As marketers, we all put a lot of efforts in various marketing channels - SEO, email marketing, webinars, trade shows, social media, the list goes on. However, not all of us actively measure the return on investment. It is natural to assume that the more the channels you cover, the better you will do. However, identifying and focusing on the right channels can make or break the outcome of your marketing efforts and growth.
In this blog post, we discuss why we started measuring each of the channels, how we measured and decided which channels to focus on and the impact of those decisions.
22 Channels at a Time
At Talview, we were spending our efforts in as many channels as 22 from the above list. While we measuring the number of leads we were generating from each of these, we were not measuring the actual returns.
If you are one of those who are thinking what is the actual return, then you are in same position as we were a few months back. But you are not minority, most marketers I spoke to in recent past are in the same boat.
I am assuming you are familiar with various channels. If you are not, read this wonderful book http://www.amazon.in/Traction-Startup-Achieve-Explosive-Customer/dp/0241242533/ by Gabriel, founder of Duck Duck Go. This article (and Bullseye Framework) is most useful for those of you who are already trying out atlas 5 or 6 channels and have some data available.
If you are starting from scratch, you can use this to plan your digital marketing initiative in the right direction and not get swamped with the deluge of options and possibilities.
How we thought we were generating good lead results
So at Talview we have a 4 member inbound marketing team who is responsible for generating leads for the entire sales team. And from the beginning we were focusing on channels like Email Marketing, Blogs, SEO, Webinars and Tradeshows and as we progressed additional channels like Social Media, Podcasts, System Integrators, Product Partners, and Referrals also got added.
The team was measured on total number of leads- MQL, SQL and Deals generated and so it made good sense to add as many channels as possible to generate as many leads as possible. Also, the propensity was to invest more time and effort in the channels which were generating more leads.
This worked for a while. Like most startups we started sales with founder network and cold calling which are not scalable. And we were able to shift our lead generation to a scalable inbound marketing model.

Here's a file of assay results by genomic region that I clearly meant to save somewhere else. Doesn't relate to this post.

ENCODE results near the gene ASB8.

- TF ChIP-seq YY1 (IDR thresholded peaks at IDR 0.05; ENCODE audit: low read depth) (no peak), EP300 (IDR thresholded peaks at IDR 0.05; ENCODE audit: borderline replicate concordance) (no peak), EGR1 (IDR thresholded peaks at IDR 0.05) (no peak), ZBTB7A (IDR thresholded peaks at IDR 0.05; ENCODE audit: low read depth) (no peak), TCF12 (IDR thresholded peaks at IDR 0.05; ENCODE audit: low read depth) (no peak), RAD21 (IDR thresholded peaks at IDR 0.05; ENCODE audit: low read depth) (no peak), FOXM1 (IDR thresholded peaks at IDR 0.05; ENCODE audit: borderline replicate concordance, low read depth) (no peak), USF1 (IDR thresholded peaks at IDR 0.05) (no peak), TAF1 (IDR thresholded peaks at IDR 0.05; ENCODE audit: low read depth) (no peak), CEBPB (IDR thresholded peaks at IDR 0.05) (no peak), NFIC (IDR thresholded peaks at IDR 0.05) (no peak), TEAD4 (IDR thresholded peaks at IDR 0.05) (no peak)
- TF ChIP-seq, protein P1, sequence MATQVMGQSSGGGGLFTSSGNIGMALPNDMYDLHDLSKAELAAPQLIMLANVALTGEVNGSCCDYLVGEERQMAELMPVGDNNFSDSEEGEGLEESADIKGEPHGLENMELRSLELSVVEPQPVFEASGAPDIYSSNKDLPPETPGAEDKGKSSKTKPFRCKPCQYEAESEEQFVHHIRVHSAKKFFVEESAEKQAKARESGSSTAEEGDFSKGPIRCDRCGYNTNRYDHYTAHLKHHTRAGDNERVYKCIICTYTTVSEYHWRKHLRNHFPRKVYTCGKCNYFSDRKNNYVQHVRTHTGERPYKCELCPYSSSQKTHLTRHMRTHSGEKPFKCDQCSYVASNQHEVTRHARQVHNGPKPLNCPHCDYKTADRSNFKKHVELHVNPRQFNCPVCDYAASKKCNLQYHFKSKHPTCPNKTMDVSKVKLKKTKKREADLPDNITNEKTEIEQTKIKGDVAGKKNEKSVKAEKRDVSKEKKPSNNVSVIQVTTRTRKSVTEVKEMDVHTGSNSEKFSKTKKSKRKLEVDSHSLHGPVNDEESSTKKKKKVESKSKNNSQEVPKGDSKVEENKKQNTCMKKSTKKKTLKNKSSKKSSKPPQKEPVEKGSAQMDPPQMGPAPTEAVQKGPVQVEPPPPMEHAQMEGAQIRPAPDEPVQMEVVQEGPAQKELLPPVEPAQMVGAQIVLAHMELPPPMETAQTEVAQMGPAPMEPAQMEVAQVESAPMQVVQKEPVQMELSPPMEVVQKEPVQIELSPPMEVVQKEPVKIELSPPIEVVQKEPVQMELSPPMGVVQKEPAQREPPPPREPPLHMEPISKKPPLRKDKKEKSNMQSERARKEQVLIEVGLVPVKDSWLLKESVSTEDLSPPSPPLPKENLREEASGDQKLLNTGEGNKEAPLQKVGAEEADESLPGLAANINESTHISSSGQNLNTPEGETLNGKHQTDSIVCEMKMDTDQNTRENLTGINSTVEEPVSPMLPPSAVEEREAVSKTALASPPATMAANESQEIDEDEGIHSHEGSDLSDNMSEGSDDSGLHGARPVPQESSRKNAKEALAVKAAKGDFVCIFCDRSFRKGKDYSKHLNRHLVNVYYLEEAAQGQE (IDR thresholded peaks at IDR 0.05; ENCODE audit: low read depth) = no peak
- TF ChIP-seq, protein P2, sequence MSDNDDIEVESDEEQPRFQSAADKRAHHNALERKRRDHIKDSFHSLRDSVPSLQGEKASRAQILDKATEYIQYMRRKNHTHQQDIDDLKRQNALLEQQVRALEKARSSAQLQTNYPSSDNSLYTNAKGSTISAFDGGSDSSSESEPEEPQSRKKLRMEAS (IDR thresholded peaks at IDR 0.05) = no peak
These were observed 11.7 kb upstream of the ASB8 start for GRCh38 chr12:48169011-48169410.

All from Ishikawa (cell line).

But when wanted to grow revenues even more faster, we realised that the efforts in lead generation is not correspondingly increasing revenues. More importantly, the sales funnel became more and more tapered, with deals getting stuck in early stages.
As a natural response, we tried adding more leads by incorporating even more channels like Outsourced Cold Calling, signing up more partners and system integrators but it didn’t help much. I was asking around for solution but everybody seems to be of the opinion that more leads is a good problem to have, may be your sales process is long, wait for results etc.
Realizing our mistakes and their impact
But the wait didn’t change things much. That is when I got introduced to the concept of Traction and Gabriel's book through friend and mentor Prasanna Krishnamoorthy at Microsoft Accelerator. And suddenly we realised that whatever we are doing in lead generation could be much much more efficient if we know what is giving actual returns. And that is what is generating sales and not what is generating leads like we used to measure before.
As most organisations, which I figured out later when I spoke to many, marketing and sales metrics were measured independently. In marketing, we measured channel performance by number of leads generated. In sales measured performance of sales guys by number of deals closed. We were not measuring channel performance by number of deals closed but only by leads generated.
Over the next few days, me and my team started collating as much data as we could on performance of various channels. And thanks to our Hubspot subscription, we had a good amount of data to do a meaningful analysis. Many of what we thought we were doing right were proven wrong.
For example, almost 30% of our leads were generated through outbound emails. While this filled our funnels and kept the sales guys busy actual conversions constituted less than 3% of our revenues. And unfortunately, doubling down on what is working meant, sending more emails out to our database.
At the same time, channel like SEO which low priority because the number of leads it could produce was much smaller, were producing more than 45% of the revenue. Picture above shows how the table looked like when we finished doing the analysis.
Channels like market places and social media had produced no deals, outbound calling and referrals were also contributing single digit percentages of the revenue. Disclaimer: this doesn’t mean social media or market places won’t work but it means that it didn’t for our business, they might be the top channels for your business.
From 22 to 3 Channels
By the end of the exercise, our perception of which channels were working which was based on number of leads produced changed completely. We identified our top 3 channels (SEO, Business Development and Conferences) and prepared a concrete plan to double down on those. Picture below shows how we planned to improve SEO.
While this was the initial plan, lot of things changed on the way. Today we are able to generate same lead volume as before through only these 3 channels instead of the 22. How we went about doing that is stuff for another blog, Part 2.
PS: We are looking to hire Content Writers and Designers at Talview. Please reach out to me at email@example.com if you are interested.
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